Adopt the pace of nature: her secret is patience. - Ralph Waldo Emerson
Walking into the yoga studio at the Tahoe Yoga and Wellness Center is like walking into a room full of calm. The empty room feels slightly warm with leftover energy from the previous class. Bare feet connect softly with the smoothness of the bamboo floor, and yoga mats are quietly rolled out toward the center of the room. This is my favorite part of cross training, and an essential part of my taper. My yin yoga practice is the savasana (final meditation pose) to my season of training.
In Monday’s class I was struck by a number of comments from the instructor. These are the same remarks, more or less, that he makes in every class, but this time they seemed to me to hold a sharp relevance to the act of running a hundred miles.
In yin practice, the postures are very passive and held for several minutes at a time. Thus, it takes special effort to contain the mind, to keep it from wandering, to stay present. My teacher spoke of the freedom of presence. It struck me as odd at first that something so challenging—staying present—could hold freedom, until I realized that staying present simply means letting go of everything else—all the other cares, worries and responsibilities that are outside the current moment. That freedom was something I also found in the last, painful miles of my previous 100 mile run at TRT. It was a fearful way to discover how to appreciate the moment, which I’m certain is what made it so rewarding.
He also spoke of having acceptance, no judgment, and of simply acknowledging what is there and allowing it to be. These may not sound like important ideas for running, but I think they are critical to dealing with things like pain and fear—things I’m certain to encounter when running a hundred miles.
Last month, when I came crashing down on my ankle and everything else subsequently crashed down around me, I spent the long limp home doing some serious thinking. I thought about what was really important in my life, and asked myself what were the things I wanted most desperately. It turned out, running a bad-ass 100-miler wasn’t even on the list. It was a good dose of healthy perspective.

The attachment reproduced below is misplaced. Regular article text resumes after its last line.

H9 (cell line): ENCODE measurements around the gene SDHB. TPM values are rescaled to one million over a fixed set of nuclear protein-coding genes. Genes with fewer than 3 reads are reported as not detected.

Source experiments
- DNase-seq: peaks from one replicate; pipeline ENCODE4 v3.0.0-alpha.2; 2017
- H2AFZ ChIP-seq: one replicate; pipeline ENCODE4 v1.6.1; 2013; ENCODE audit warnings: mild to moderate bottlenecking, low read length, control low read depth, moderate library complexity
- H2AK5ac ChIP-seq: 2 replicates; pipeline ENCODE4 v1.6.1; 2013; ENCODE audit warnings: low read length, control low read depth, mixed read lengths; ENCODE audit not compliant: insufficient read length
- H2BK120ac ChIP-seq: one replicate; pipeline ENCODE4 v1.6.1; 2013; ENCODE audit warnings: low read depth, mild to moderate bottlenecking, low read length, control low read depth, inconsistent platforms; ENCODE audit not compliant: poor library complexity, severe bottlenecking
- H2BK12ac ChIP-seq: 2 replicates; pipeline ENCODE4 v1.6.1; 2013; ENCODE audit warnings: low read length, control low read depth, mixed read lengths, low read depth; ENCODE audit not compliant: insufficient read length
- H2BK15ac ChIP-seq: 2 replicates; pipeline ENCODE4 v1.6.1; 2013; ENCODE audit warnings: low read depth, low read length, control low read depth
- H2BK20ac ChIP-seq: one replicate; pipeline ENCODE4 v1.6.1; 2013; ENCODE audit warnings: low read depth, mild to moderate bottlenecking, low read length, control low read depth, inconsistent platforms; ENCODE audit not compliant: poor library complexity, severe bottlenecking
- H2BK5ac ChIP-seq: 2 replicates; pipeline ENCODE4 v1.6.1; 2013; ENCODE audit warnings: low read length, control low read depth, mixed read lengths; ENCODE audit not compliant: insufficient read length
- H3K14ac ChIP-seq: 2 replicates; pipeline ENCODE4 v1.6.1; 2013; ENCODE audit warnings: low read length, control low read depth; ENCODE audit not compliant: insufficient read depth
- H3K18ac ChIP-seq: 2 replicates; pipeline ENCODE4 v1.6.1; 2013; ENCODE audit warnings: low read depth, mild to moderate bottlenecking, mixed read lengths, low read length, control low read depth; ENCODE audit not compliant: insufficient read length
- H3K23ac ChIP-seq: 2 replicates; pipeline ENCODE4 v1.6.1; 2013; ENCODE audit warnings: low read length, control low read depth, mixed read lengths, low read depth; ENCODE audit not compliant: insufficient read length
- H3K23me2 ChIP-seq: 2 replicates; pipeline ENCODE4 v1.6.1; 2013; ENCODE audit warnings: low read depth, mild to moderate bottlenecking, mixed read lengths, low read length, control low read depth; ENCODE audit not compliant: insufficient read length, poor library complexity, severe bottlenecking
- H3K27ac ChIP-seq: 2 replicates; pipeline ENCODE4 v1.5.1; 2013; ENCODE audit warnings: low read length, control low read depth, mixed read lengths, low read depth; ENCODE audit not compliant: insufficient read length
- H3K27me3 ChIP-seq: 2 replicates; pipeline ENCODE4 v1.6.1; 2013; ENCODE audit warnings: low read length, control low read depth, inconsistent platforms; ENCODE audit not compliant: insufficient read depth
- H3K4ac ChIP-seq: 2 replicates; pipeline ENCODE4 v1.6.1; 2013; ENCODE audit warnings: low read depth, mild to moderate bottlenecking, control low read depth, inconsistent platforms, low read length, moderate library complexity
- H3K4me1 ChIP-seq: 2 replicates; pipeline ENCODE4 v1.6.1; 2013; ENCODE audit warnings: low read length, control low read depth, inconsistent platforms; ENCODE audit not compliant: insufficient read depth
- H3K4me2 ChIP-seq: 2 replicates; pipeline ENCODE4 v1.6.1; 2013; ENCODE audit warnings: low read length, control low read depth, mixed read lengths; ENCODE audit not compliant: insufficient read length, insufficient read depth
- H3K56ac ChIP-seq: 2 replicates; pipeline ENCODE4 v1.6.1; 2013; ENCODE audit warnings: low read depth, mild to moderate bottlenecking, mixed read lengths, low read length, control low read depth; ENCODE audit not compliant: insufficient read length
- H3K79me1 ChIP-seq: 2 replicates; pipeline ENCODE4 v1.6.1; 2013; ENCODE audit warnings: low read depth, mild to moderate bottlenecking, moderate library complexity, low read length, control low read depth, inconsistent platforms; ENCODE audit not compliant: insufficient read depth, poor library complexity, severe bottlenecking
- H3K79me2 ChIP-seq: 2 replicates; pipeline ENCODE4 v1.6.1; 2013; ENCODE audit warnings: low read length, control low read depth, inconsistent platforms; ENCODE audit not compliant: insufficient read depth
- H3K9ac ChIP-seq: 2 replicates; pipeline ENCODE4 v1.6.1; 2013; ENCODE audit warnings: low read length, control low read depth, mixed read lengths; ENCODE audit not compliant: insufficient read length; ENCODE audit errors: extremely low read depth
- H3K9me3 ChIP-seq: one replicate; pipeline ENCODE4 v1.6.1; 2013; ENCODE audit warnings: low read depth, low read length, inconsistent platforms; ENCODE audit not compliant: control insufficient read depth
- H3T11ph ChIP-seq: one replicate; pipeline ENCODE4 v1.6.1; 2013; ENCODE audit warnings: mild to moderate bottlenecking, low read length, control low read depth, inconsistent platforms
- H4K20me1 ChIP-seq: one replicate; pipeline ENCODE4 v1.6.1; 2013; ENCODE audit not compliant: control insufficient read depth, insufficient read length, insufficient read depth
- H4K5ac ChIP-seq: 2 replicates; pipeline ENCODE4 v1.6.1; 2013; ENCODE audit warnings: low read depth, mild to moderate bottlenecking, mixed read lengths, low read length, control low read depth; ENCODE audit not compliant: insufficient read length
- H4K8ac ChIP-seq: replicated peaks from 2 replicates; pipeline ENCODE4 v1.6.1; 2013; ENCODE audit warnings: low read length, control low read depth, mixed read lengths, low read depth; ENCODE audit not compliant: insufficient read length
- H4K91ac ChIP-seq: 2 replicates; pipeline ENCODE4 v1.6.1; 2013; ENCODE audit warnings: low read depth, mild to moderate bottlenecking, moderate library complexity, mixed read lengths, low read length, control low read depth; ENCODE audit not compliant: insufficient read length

Sometimes though, it feels like the only thought on my brain for the past six months has been what will happen this Saturday. I realize this is in large part because it is much easier for me to focus my thoughts and actions on an attainable goal rather than on the more difficult questions of life.
So, as Saturday approaches, I am still asking myself what I want out of this experience. Why am I going to this race? Is it for a challenge? A sense of accomplishment? Always, I hold this sense within me of needing, wanting, pushing for something more. Something. Sometimes I think I know what that something is, and other times that’s the whole point—to figure it out. At least running is one something that I know how to do.
I’d like to take some lessons from the past year and focus a little less on the concrete goals contained in numbers—numbers that tell time, splits, pace, place. Numbers that tell good or bad. I’d like to focus a little more on the abstract this time around. I’d like to be present, without judgment or expectations. I’d like to accept my best effort for whatever it is. I’d like to experience the freedom of letting go of everything but the run itself. I’d like to channel the calmness of the yoga studio, to bring that meditative state to the trail and balance out the excessive motion of running—the perfect harmony of yin and yang.